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The Role of DNA Methylation in the Pathogenesis and Treatment of Cancer

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DNA methylation is a major epigenetic mechanism that leads to inhibition of gene transcription and is known to be involved in the pathogenesis of cancer. The effectors of DNA methylation are DNA methyltransferases (DNMTs) that catalyze either de novo or maintenance methylation of hemimethylated DNA after DNA replication. DNA methylation patterns in cancer are distorted, with three ways by which DNA methylation contributes to cancer: hypomethylation of the cancer genome, focal hypermethylation of the promoters of tumour suppressor genes, and direct mutagenesis. Drugs that inhibit DNMTs are proving to be useful in the treatment of cancer with a few such drugs approved for clinical use. These drugs include nucleoside inhibitors, non-nucleoside inhibitors, oligonucleotides, and noncoding RNAs that target messenger RNAs of genes encoding DNMTs. The major value of DNMT inhibitors could be that at low doses they can induce the re-expression of aberrantly silenced tumour suppressor genes, allowing cancer cells to revert to a normal phenotype and/or reacquire cellular pathways needed for cell cycle regulation and apoptosis induction. They could also be useful in combination with other anticancer drugs.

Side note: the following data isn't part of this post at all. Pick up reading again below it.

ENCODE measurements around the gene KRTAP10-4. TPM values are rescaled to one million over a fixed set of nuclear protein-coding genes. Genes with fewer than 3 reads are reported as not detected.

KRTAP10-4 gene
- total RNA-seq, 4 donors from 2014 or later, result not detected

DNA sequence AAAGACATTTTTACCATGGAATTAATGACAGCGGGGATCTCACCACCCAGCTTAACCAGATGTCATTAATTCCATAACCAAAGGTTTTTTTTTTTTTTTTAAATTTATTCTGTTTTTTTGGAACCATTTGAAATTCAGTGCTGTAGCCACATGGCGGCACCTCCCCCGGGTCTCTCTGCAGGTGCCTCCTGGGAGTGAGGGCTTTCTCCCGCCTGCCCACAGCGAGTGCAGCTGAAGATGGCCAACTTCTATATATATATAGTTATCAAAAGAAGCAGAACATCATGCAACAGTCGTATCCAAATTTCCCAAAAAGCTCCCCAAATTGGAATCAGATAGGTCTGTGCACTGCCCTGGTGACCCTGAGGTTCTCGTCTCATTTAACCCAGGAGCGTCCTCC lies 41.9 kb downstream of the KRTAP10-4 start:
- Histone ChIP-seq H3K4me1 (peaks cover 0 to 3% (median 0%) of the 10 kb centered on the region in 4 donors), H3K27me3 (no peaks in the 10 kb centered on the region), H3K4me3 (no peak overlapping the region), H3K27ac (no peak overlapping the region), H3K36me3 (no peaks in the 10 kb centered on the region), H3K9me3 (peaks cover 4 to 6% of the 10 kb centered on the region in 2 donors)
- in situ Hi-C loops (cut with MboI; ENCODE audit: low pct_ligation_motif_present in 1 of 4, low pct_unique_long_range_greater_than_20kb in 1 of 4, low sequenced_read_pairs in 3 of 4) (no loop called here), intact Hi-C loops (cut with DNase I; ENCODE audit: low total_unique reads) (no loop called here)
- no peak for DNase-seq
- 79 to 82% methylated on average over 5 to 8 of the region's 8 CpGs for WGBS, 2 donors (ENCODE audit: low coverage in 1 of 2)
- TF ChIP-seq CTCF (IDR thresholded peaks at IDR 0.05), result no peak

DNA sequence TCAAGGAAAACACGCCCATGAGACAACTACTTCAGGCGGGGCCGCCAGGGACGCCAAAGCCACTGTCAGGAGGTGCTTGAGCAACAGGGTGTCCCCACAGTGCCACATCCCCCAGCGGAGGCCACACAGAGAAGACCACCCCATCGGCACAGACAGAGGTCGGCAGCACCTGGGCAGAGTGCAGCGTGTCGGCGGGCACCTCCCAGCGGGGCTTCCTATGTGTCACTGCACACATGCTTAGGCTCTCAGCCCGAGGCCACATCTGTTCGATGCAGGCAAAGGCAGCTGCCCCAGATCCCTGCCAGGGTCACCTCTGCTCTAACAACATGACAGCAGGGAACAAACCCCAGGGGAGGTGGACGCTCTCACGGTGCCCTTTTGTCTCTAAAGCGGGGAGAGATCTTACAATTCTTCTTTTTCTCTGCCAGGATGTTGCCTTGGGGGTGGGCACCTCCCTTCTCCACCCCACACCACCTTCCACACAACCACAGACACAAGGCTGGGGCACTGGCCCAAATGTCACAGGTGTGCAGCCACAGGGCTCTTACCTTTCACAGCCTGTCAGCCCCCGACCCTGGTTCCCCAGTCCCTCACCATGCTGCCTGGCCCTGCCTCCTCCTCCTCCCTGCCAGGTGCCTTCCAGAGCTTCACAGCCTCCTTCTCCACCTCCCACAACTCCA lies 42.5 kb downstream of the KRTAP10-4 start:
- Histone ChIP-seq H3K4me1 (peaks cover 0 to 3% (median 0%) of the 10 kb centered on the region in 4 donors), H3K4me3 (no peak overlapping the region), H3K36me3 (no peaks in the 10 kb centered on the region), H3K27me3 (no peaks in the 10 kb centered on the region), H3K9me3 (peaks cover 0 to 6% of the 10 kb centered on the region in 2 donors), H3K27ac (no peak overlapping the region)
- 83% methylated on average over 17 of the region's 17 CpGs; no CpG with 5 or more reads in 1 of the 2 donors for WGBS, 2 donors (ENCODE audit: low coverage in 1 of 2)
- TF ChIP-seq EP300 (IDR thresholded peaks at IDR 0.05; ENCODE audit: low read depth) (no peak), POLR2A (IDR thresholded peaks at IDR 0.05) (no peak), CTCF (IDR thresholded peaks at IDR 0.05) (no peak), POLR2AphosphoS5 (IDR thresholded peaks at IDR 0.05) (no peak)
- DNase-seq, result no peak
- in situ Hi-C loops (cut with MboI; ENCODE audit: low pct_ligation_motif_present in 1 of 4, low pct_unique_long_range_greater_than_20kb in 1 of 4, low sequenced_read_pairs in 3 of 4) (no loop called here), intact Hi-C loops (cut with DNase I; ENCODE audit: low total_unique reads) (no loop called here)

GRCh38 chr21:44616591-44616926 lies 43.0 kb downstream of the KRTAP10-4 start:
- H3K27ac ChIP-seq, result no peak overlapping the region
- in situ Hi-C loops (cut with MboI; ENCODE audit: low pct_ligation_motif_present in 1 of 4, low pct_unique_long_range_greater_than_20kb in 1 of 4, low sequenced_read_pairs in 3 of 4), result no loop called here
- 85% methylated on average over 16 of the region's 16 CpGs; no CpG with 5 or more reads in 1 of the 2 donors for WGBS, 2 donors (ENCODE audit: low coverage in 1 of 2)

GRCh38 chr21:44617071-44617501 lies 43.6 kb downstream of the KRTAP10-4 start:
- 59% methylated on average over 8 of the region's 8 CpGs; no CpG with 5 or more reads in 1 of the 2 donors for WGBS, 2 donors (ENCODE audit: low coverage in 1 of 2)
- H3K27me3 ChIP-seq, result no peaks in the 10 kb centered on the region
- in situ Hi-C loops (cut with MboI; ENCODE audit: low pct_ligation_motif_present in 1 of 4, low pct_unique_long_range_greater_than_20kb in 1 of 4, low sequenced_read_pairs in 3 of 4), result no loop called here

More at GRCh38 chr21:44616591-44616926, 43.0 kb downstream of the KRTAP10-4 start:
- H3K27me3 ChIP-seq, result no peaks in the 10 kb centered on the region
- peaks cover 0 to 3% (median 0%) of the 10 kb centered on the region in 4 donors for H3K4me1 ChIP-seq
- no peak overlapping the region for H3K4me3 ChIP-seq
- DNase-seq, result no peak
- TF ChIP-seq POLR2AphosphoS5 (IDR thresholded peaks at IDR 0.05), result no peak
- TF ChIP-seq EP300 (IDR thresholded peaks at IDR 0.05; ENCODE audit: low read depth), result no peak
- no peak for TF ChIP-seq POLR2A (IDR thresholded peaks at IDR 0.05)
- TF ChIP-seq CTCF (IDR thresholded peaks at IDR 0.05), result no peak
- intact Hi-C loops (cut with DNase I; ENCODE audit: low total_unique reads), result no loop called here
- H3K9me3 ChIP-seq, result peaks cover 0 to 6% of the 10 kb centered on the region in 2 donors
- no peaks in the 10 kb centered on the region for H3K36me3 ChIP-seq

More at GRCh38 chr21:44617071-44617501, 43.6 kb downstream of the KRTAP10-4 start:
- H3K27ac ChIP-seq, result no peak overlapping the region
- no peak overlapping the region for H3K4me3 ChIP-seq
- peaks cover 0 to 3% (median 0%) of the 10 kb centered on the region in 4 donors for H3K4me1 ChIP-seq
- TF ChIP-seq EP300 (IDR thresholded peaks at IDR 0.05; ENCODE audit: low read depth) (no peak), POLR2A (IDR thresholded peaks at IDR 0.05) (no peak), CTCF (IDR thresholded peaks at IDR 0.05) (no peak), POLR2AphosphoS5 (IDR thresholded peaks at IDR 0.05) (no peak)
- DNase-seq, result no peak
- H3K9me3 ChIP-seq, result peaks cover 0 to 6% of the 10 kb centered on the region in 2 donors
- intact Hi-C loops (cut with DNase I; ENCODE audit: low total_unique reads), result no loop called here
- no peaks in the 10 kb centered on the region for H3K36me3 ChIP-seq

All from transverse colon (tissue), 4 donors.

Keywords: Cancer Genome; Chemotherapy; DNA; Focal Hypermethylation; Hypomethylation; Tumour; cancer; methylation; pathogenesis; treatment

Document Type: Research Article


Publication date: 2012-11-01

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  • Current Clinical Pharmacology publishes frontier reviews on all the latest advances in clinical pharmacology. The journal's aim is to publish the highest quality review articles in the field. Topics covered include: pharmacokinetics; therapeutic trials; adverse drug reactions; drug interactions; drug metabolism; pharmacoepidemiology; and drug development. The journal is essential reading for all researchers in clinical pharmacology.
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